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07-20-2011, 01:41 PM   #46
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QuoteOriginally posted by littledrawe Quote
are there any issues with focusing on your DSLR, is it as simple as focusing a manual lens?

Yup - but instead of having the focusing barrel on the lens itself, its a pair of wheels near the end of the scope - see my photo. Also, you WILL need a tripod, or the very least, a monopod

QuoteOriginally posted by littledrawe Quote
Wildman, in your set up, the stuff between the camera body and the scope itself is extension tubes to improve your minimum focus distance? Am I understanding that correctly?

If I were to just use the adapter "Squier" linked what would the minimum focus be?
The tubes do both - infinity and close focusing. The compromise is only how much extension tube you actually fit. Too much tube and you lose infinity focus, and depending on how much tube, you lose infinity focus to a BIG degree, like I posted above.

If you have no ext. tubes at all, and just the adapter, you wont be focusing on anything, be it near or far


Last edited by Squier; 07-20-2011 at 01:46 PM.
07-20-2011, 05:05 PM   #47
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I recommend you start with the sigma 170-500, gain experience with heavy lenses antd if you like it, move to 300 mm f2.8 + 1.4x Tamron TC. Read my rerview of the sigma first.
07-20-2011, 06:47 PM   #48
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Thats where I'm at

"I recommend you start with the sigma 170-500, gain experience with heavy lenses antd if you like it, move to 300 mm f2.8 + 1.4x Tamron TC. Read my rerview of the sigma first."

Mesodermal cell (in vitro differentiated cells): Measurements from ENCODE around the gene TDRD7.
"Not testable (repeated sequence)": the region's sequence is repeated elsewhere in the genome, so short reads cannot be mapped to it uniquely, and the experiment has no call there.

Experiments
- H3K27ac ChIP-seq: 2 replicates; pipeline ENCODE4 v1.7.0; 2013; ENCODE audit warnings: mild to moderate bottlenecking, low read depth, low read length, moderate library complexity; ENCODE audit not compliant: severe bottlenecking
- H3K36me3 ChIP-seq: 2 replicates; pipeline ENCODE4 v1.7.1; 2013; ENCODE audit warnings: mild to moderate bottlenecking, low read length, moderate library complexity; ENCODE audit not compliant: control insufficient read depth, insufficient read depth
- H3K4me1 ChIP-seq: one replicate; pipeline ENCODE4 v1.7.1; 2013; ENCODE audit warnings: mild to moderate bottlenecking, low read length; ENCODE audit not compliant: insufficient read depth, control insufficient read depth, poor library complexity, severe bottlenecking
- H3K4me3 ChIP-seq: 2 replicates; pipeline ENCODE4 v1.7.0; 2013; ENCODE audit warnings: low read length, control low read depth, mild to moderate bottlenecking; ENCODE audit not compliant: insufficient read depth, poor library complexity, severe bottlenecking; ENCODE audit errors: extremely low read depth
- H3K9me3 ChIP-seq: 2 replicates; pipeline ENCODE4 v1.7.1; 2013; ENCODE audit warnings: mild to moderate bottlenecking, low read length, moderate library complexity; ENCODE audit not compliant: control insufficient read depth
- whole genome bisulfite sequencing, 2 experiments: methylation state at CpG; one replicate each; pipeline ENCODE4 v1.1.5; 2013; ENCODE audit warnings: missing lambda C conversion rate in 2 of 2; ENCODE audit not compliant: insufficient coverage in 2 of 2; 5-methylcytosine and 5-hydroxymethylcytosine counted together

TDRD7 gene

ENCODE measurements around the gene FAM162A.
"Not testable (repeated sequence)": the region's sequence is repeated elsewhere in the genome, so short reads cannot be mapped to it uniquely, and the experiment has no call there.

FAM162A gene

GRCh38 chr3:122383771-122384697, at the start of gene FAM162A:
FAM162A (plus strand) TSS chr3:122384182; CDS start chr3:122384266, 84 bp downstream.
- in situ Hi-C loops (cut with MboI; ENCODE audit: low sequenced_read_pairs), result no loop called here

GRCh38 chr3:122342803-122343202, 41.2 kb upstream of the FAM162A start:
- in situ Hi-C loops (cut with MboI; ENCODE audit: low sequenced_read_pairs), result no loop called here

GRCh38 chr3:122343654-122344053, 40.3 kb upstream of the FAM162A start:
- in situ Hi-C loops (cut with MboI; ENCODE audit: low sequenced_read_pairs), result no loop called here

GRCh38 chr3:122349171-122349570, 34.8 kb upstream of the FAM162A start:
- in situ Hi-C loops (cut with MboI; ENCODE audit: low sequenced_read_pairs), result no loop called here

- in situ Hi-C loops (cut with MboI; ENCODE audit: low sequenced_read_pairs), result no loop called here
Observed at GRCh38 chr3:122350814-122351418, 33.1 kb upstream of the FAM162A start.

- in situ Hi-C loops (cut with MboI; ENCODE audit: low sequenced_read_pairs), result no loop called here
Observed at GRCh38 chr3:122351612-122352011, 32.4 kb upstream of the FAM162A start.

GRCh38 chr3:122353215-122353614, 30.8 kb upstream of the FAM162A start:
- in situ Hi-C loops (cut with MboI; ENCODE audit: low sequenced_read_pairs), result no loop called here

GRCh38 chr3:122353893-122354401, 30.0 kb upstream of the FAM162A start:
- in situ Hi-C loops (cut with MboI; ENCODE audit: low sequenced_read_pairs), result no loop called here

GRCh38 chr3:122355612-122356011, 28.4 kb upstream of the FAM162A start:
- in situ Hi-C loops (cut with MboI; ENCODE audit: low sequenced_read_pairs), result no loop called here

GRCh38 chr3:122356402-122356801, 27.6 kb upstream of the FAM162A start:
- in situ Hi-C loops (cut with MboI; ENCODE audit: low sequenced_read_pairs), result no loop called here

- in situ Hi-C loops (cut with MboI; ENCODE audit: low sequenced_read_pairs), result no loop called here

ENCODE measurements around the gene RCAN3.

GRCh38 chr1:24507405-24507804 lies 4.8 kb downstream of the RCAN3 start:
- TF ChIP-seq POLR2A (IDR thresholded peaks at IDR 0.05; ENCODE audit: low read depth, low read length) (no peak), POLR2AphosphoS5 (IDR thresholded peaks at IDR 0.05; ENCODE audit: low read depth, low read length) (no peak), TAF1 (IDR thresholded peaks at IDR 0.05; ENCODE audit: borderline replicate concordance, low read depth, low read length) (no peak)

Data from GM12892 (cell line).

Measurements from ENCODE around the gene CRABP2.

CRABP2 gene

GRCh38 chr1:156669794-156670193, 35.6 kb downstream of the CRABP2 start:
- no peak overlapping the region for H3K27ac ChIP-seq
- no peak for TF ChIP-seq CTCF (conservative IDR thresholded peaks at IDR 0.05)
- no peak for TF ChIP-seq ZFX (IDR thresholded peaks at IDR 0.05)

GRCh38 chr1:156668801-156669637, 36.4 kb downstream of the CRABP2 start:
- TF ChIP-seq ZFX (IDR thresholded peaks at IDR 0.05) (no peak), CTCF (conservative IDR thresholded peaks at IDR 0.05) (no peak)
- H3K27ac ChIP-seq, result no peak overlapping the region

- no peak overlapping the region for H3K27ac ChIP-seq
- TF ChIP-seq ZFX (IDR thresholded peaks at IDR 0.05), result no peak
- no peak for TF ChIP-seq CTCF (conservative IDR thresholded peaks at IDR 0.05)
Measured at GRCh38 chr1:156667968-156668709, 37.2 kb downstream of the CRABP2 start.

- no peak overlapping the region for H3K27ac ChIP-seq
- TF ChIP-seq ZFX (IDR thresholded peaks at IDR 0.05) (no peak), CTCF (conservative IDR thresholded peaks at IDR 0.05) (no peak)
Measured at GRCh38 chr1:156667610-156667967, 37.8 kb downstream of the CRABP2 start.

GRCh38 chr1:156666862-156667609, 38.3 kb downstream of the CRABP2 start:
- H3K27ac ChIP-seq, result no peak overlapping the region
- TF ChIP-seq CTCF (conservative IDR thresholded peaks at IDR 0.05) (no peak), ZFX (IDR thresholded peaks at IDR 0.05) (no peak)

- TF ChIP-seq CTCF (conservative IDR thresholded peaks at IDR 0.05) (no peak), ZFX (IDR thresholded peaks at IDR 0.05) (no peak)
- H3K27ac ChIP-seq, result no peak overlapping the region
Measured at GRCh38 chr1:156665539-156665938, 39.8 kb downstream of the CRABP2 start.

I don't remember hearing good things about the sigma when I started this journey. I had a 400mm f5.6 and a Kenko 1.5X TC, It was alright but just didn't give me what I want. I now have the Pentax 1.7X AFA + Tamron 300mm f2.8 which I shoot handheld and with a monopod.
I am not, at this moment, in a position to buy one of these but I like the Idea of something longer than what I have and with equal or superior image quality, that is readily available and affordable. I personally would love to have an A*600 but the chances of me finding one for sale and being able to drop that much coin right at that moment are slim at best.
I think it is totally silly that pentax doesn't have one current lens in production in the super telephoto range.
07-20-2011, 06:52 PM   #49
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I am following this with a lot of olinterest, although I lucked out in a quest for a long lens just 2 weeks ago, a tamron 200-500f5.6. What it has is good sharpness and good speed for the FL and focuses from infinity to 2.5 meters that is really really close for a 500mm!

07-21-2011, 01:55 AM - 1 Like   #50
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QuoteOriginally posted by littledrawe Quote
Wildman, in your set up, the stuff between the camera body and the scope itself is extension tubes to improve your minimum focus distance? Am I understanding that correctly?
Yes.